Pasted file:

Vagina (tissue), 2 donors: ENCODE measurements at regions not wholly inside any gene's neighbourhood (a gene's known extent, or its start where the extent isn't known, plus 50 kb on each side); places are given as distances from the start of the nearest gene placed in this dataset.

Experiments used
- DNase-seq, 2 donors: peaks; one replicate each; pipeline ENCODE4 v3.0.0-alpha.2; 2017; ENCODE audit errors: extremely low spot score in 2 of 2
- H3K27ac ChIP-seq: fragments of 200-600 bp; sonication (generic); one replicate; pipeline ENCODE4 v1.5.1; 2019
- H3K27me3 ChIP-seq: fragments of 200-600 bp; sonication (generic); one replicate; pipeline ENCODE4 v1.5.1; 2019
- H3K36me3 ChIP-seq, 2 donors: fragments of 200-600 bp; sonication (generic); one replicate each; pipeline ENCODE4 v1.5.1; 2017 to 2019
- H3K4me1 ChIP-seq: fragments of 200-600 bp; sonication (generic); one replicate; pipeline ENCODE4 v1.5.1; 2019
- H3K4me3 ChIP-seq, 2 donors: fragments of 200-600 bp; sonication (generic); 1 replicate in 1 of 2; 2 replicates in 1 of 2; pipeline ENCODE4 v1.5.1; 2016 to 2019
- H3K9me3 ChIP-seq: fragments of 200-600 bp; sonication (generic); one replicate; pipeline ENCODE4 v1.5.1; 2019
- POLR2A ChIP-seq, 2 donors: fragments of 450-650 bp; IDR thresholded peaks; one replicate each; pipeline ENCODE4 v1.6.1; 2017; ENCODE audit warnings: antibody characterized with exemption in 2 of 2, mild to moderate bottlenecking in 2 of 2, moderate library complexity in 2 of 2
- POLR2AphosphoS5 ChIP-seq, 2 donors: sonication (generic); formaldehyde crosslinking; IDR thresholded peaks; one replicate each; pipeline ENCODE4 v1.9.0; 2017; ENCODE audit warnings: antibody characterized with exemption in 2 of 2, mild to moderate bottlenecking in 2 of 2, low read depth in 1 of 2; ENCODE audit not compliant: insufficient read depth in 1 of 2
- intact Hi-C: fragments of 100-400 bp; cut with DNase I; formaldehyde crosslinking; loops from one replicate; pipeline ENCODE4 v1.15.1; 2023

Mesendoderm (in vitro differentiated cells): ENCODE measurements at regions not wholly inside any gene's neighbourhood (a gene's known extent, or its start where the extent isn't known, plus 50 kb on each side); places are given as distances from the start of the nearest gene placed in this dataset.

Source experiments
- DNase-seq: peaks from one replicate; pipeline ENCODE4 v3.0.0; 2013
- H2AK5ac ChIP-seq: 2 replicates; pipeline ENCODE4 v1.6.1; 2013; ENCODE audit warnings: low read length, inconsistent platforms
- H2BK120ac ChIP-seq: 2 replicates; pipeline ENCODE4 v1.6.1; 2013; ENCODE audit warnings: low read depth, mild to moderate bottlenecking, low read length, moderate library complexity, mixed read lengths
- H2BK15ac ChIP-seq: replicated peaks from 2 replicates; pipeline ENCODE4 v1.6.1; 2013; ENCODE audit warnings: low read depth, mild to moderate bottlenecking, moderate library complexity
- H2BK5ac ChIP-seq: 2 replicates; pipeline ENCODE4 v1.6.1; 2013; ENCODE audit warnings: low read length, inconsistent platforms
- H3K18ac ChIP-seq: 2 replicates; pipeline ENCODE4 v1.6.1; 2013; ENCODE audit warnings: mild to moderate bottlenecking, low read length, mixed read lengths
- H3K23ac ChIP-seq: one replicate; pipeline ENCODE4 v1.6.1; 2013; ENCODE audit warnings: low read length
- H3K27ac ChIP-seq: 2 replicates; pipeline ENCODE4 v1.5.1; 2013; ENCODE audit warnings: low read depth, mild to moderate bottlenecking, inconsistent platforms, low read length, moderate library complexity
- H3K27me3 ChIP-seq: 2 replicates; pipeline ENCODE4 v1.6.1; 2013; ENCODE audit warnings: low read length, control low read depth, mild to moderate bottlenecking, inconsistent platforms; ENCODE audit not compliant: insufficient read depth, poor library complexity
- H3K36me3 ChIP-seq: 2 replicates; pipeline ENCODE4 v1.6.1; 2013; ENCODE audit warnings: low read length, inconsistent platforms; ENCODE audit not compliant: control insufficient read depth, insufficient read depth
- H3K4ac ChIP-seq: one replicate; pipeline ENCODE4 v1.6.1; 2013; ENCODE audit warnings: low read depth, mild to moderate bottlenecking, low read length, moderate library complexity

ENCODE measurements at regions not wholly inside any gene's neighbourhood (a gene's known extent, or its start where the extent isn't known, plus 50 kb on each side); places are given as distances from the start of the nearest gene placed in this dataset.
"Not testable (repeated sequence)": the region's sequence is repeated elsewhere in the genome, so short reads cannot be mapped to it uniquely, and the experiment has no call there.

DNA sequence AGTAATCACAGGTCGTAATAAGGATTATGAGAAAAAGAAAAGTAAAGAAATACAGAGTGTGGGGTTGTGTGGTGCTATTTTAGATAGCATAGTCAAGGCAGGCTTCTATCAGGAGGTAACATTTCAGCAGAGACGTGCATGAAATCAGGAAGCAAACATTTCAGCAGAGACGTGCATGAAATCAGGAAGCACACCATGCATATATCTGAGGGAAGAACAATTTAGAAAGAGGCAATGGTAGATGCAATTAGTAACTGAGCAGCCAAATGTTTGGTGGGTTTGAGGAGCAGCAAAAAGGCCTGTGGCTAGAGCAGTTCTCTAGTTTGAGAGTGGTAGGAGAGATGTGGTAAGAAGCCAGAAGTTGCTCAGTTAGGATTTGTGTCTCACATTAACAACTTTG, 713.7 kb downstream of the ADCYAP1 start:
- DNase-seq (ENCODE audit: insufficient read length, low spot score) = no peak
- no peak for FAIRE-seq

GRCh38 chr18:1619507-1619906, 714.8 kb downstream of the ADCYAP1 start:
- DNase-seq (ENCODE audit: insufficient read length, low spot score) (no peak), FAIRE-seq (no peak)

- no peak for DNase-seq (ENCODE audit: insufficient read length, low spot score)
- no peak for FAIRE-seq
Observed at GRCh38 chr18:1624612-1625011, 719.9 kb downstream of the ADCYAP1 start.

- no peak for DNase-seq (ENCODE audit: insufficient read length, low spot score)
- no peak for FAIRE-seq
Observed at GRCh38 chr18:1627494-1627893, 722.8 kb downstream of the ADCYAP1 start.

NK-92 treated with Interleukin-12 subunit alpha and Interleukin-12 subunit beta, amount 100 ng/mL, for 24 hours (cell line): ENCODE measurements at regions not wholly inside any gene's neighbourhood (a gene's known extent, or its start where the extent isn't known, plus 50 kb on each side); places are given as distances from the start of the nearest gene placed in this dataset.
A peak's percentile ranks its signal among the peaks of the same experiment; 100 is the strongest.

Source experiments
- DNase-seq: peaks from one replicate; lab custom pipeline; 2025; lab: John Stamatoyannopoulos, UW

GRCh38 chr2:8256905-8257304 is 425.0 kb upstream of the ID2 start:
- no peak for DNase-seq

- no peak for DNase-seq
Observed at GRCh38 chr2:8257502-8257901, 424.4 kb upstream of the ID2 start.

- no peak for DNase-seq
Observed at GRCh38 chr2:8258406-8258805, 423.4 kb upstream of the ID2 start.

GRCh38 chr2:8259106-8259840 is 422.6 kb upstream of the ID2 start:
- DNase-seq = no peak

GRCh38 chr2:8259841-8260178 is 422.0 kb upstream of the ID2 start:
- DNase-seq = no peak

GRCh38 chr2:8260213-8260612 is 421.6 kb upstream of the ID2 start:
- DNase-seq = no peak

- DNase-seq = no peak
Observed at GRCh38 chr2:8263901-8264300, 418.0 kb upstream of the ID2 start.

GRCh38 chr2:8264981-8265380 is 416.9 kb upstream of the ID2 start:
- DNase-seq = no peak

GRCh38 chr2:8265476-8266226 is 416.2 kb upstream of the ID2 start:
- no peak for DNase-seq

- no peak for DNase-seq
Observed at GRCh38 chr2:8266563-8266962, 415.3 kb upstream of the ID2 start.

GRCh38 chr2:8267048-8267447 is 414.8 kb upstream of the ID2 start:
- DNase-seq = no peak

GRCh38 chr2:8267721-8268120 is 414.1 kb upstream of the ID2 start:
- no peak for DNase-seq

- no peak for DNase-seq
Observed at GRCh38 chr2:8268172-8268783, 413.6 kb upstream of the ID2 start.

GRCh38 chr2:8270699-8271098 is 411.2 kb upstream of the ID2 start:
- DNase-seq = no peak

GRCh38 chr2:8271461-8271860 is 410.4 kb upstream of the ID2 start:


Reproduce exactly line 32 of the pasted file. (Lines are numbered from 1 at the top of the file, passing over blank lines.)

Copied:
- DNase-seq (ENCODE audit: insufficient read length, low spot score) (no peak), FAIRE-seq (no peak)